According to the suit filed against the Peoples Democratic candidate, the first defendant’s father died a citizen of Northern Cameroon in 1957 prior to the referendum of June 1, 1961, that made Northern Cameroon become part of Nigeria. It can therefore be postulated that “That the 1st Defendant’s ancestral origin is deeply rooted in the then Northern Cameroon.”

On the other hand, Atiku’s case is torn between those who insist he should be disallowed from contesting any political office on this note and those who opine that it is unnecessary to raise the roof at this point over his descent when it didn’t matter when he became vice president of Nigeria as at 1999.

More so, it is believed that Atiku has earned his right as a Nigerian having served as one-time governor of Adamawa State and vice-president of the federation. Atiku had also mentioned in court that apart from serving as Vice President from 1999 to 2007, he held many public/private offices in Nigeria, including serving as Governor of Adamawa State and as a Commissioned Officer of the Nigeria Customs Service for more than twenty years before he retired.

Pundits equally criticise the fact that the suit against the former vice-president is discriminatory and lacks fairness, as well as courtesy for the peoples of Northern Cameroon who parted ways with their Cameroonian brothers on 1 June 1961, to be with Nigeria.

Besides, Barrack Obama who was the first black American president was not born in the US. He was also a son of immigrants. None of his biological parents were originally American, yet he was elected twice as US President. His parents were in fact from Kenya.

Even so, it is argued that Atiku’s Nigerian heritage should not be in question given the fact that his grandfather was from Sokoto. As Mr Segun Sowunmi explained, “Atiku’s grandfather followed his friend to Adamawa then called Gongola, and Atiku’s grandfather gave birth to Atiku’s father there. But it has never been under guesswork that Atiku is a full-fledged bona fide Nigerian.”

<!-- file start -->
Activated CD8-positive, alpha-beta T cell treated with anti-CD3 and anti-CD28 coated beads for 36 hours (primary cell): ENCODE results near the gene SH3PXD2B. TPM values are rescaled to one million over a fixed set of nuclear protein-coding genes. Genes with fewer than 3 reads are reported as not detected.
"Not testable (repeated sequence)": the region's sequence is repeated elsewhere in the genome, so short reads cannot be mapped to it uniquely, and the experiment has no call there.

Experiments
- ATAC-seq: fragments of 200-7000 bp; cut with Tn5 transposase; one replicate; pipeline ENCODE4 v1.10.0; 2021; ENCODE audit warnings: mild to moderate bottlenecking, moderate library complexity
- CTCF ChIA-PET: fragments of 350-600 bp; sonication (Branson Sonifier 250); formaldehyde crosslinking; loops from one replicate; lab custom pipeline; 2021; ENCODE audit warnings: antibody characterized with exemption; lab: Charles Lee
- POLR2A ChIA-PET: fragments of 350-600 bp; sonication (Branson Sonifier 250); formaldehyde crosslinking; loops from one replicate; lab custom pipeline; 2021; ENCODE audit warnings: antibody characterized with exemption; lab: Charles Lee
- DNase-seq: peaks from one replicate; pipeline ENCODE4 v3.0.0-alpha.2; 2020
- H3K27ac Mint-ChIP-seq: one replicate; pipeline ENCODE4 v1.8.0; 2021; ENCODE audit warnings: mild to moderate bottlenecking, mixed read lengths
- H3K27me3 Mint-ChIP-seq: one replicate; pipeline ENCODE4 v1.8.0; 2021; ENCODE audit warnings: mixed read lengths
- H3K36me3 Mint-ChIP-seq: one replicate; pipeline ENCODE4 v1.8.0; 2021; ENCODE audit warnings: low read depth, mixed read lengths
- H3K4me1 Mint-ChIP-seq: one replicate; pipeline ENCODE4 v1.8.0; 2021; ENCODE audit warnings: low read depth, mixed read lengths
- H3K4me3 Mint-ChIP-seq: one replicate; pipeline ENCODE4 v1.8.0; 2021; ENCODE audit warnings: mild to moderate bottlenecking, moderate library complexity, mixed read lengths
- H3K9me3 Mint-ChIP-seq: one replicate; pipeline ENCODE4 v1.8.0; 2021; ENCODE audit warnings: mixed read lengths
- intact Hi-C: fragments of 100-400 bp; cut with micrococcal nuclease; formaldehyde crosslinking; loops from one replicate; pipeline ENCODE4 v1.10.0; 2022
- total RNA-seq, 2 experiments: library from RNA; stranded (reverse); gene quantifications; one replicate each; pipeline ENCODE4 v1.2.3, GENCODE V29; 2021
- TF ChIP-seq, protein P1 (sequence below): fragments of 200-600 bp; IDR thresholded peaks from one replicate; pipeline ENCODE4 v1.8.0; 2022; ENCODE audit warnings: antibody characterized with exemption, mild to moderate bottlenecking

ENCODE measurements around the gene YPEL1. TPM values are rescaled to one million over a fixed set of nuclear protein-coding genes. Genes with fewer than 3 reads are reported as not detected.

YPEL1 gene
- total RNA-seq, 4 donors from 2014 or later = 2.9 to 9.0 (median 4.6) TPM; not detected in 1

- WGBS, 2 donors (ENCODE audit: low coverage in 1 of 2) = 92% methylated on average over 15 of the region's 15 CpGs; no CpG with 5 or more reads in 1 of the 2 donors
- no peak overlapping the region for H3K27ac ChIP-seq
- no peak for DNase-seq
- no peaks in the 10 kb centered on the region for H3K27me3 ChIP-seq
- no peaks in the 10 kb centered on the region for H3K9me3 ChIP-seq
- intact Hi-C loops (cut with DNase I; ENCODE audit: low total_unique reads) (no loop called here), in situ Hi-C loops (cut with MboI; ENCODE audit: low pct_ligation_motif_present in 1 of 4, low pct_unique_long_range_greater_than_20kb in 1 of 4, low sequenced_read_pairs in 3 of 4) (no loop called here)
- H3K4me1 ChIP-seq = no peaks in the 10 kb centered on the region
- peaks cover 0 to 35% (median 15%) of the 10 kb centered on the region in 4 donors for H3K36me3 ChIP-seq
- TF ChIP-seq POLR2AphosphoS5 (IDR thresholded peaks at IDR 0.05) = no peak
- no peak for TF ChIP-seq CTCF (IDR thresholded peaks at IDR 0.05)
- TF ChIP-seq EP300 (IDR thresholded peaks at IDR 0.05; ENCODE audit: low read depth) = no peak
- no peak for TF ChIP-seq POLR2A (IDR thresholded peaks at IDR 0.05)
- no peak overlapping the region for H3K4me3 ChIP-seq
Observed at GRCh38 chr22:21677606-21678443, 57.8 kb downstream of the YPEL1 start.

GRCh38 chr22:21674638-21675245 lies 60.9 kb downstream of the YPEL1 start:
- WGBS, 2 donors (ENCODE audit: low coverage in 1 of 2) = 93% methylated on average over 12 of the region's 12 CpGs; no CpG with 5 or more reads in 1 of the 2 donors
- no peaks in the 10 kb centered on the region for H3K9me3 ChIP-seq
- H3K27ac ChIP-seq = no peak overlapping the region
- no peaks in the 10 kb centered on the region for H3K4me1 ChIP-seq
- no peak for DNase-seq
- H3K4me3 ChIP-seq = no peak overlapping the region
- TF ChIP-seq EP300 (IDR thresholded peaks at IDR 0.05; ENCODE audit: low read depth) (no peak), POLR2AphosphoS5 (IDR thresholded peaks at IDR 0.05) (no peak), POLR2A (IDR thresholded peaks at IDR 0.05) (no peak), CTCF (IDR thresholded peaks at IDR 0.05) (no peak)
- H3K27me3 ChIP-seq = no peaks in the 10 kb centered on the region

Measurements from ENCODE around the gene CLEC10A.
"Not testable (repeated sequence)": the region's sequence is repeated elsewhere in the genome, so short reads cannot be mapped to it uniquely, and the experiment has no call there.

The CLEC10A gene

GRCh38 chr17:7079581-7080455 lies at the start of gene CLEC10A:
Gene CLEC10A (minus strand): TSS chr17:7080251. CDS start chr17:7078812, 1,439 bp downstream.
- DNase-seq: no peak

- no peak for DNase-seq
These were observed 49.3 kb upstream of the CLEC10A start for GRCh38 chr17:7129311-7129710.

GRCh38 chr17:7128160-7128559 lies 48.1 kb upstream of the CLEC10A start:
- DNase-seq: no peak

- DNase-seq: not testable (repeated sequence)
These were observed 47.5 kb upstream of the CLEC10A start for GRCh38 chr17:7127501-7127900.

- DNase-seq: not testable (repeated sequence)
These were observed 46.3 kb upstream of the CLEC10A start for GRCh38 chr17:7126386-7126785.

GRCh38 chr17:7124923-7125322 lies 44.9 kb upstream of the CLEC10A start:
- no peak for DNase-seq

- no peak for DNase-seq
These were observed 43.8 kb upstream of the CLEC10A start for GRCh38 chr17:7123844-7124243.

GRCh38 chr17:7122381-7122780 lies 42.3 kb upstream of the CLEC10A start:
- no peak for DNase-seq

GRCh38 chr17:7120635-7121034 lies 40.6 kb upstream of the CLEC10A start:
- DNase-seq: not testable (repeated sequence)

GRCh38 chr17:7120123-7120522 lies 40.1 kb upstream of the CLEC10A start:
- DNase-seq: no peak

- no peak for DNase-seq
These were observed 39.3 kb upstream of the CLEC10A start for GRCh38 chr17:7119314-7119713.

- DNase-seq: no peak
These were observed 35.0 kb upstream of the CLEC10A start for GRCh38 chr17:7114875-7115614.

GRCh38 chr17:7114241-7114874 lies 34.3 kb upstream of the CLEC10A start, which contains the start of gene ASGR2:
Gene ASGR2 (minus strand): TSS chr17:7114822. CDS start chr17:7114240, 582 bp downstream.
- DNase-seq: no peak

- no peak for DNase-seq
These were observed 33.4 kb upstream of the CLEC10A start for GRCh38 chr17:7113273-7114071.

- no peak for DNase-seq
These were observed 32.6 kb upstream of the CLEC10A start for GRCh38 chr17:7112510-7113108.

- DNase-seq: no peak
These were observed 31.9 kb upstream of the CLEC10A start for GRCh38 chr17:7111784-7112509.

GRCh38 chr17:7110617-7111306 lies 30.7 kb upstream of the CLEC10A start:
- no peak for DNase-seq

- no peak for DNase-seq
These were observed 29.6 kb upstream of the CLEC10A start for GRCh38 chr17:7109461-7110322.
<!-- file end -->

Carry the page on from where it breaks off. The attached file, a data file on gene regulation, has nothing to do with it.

The former vice-president has also said his paternal grandfather, Garba Atiku Abdulkadir, was born and raised in Wurno, Sokoto State. Corroborating Sowunmi’s position, Atiku noted that his paternal grandfather was “an itinerant trader” who left Wumo for Jada on a trading expedition with his friend, Ardo Usman. He opined that it was in Jada that his father was born and named Garba.

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He also said that his mother, Aisha Kande, was a Nigerian and a daughter of a traditional ruler from Dutse, now the capital of Jigawa State. He said his parents were all Fulani, which is one of Nigeria’s largest indigenous tribes.

With issues surrounding Atiku’s citizenship coming up strongly at this time again, it seems it would likely become part of the calculations for 2023. Even if the case drags for months or years, its capacity to distract Atiku’s camp is not in doubt. With the Attorney-General of the federation at the forefront, the full force of the federal might will be at the disposal of all those behind the case. It could equally unsettle Atiku’s party as they would not want to present a candidate that might be disqualified by the court some few weeks to Election Day. Many supporters of Atiku and the party hierarchy might be compelled to face the reality of the need to pick a candidate with no hiccups.

It might just be the “nuisance value” and benefits from the huge distractions and commotion this case would generate, that Atiku’s opponents need as a tool, to gain the advantage in the presidential race. However, the ultimate answer to the question of Atiku’s eligibility to contest remains in the hands of the judicial system as the nation awaits the beginning of legal fireworks on May 4.

Nelson Okoh